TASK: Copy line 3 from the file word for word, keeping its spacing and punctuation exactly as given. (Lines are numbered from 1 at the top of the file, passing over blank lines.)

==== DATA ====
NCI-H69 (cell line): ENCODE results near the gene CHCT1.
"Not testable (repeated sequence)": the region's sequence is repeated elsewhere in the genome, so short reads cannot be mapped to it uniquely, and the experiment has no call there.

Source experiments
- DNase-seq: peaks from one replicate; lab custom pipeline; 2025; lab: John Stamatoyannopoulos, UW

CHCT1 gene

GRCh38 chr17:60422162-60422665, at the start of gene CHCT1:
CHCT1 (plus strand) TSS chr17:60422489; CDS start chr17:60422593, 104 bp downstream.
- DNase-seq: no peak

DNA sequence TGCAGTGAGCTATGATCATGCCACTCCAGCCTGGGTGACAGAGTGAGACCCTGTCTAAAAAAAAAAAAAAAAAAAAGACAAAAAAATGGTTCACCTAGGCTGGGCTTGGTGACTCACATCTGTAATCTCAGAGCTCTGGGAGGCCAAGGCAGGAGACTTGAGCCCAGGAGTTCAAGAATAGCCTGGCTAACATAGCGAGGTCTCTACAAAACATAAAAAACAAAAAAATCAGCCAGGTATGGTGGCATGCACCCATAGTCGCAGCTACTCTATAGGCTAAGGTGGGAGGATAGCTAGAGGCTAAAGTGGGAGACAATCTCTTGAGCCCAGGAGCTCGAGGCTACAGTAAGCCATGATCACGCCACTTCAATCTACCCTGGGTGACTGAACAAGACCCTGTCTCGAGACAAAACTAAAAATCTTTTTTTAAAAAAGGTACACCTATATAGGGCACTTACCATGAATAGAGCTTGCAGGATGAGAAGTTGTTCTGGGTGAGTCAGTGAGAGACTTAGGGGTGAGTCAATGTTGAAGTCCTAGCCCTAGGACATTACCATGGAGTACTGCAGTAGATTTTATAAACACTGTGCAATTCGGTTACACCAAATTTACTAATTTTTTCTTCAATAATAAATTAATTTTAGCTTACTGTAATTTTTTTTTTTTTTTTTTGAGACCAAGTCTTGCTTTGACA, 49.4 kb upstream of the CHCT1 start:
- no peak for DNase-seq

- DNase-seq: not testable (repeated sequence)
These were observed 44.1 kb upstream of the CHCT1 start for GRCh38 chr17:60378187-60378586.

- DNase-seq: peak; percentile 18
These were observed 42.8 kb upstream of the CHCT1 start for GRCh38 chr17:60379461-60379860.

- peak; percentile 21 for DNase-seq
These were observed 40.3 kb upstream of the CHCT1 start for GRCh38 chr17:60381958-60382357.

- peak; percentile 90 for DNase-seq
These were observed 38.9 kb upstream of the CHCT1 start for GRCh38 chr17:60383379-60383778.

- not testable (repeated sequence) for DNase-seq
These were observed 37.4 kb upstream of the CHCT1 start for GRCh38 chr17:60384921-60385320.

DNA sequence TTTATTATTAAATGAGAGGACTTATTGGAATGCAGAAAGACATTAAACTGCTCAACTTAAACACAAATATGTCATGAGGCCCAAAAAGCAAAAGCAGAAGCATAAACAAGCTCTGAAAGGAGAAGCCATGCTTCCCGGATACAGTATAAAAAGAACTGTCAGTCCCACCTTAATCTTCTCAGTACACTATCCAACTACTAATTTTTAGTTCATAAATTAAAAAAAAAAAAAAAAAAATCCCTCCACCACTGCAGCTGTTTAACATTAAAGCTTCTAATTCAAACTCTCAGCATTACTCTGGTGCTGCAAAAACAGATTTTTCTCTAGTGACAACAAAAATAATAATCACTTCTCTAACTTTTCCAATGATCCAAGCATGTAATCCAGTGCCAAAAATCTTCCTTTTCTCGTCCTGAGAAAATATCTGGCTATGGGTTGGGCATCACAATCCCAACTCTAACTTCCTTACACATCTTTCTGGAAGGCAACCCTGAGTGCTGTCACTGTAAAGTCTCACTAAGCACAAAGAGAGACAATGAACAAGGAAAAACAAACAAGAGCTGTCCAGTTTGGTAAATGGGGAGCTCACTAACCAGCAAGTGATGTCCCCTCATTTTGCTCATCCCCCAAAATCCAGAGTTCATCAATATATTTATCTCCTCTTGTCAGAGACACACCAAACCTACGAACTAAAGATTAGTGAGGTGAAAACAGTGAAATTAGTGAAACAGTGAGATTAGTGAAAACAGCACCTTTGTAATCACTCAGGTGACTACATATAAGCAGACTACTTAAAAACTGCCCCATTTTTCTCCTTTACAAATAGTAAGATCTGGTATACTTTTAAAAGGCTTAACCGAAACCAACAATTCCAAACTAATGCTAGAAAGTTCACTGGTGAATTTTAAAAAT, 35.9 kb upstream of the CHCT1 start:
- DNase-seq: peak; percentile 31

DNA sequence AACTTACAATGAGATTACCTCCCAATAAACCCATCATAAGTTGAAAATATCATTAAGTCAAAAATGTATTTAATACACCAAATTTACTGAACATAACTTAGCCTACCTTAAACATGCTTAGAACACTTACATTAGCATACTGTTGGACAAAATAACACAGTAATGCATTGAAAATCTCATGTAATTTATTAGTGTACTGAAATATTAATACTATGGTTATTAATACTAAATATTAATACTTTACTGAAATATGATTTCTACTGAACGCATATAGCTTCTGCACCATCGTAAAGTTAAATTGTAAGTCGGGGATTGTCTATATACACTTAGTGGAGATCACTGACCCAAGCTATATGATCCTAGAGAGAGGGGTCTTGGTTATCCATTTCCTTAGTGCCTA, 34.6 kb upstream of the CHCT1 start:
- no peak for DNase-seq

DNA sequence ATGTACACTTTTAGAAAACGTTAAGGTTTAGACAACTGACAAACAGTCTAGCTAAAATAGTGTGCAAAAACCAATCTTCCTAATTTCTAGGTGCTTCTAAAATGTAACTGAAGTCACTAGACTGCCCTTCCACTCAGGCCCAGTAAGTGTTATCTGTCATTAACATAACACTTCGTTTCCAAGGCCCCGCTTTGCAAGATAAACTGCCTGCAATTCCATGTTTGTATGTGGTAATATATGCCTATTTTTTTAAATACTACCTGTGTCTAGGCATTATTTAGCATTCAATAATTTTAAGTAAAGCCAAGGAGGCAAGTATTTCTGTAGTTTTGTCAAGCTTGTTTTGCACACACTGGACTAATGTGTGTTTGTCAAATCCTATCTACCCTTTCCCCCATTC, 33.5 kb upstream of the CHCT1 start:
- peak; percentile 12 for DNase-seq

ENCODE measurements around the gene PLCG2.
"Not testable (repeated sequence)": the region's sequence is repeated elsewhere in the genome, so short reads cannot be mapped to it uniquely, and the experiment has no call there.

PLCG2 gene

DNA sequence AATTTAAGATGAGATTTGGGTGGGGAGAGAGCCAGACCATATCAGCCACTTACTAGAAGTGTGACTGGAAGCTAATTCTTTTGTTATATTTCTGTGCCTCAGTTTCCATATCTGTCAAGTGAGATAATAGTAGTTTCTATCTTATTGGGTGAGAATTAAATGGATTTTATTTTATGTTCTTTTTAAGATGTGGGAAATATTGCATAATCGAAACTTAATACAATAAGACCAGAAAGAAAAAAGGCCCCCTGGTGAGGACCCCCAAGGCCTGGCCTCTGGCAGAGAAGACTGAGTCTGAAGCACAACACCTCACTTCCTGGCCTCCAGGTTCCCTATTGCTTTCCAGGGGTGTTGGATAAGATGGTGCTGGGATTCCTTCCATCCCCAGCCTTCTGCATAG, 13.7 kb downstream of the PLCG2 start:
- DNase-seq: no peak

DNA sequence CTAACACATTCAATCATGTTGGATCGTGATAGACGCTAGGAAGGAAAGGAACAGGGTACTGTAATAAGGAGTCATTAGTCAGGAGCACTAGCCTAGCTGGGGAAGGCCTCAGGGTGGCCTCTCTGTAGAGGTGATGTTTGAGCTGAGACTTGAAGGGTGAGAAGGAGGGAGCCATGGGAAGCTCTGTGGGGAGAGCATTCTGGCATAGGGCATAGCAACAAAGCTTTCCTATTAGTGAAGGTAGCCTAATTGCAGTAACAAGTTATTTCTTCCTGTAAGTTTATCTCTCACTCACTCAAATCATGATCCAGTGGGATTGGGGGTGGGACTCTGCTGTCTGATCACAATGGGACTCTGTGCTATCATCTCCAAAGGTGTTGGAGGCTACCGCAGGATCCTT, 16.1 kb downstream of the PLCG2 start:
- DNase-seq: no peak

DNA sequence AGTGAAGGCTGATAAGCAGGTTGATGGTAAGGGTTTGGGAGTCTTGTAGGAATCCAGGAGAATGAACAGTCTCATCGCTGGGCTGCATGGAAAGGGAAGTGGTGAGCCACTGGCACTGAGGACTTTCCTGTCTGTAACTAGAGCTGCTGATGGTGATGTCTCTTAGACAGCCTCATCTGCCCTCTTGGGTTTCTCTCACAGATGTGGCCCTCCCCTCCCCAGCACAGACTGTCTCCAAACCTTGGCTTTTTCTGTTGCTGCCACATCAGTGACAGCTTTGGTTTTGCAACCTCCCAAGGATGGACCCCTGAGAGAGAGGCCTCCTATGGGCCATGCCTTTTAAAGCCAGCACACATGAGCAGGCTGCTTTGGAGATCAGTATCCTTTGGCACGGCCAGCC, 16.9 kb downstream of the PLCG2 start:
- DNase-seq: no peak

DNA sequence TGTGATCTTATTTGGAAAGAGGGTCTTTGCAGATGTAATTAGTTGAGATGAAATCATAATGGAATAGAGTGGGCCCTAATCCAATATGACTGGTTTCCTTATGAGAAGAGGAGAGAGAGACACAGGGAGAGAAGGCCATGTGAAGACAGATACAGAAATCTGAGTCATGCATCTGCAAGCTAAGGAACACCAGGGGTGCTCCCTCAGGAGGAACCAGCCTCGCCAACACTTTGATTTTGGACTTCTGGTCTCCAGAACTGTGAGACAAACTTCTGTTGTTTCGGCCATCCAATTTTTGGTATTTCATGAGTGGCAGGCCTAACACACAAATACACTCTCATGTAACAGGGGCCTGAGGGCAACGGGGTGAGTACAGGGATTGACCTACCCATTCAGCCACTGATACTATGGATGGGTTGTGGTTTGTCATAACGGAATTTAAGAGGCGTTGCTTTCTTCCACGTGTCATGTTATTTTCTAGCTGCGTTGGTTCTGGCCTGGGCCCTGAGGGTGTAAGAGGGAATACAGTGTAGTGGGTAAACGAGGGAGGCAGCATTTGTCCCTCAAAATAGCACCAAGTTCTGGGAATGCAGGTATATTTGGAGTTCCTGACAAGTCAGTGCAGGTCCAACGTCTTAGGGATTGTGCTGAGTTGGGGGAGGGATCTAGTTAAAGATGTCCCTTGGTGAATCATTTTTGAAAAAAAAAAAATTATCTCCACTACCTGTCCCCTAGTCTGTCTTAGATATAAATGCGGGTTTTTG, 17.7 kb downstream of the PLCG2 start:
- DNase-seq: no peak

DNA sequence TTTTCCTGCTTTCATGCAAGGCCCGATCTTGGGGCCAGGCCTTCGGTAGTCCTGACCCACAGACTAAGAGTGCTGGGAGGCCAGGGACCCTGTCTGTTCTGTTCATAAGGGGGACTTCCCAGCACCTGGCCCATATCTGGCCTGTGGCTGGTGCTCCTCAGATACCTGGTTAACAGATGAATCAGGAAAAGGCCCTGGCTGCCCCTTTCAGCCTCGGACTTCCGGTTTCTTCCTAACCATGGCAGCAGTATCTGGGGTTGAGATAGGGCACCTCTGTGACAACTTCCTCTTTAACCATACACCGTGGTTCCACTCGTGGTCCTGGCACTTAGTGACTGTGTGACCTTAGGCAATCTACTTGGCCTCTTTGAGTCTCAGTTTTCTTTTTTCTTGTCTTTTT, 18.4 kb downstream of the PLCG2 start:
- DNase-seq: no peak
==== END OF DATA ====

Source experiments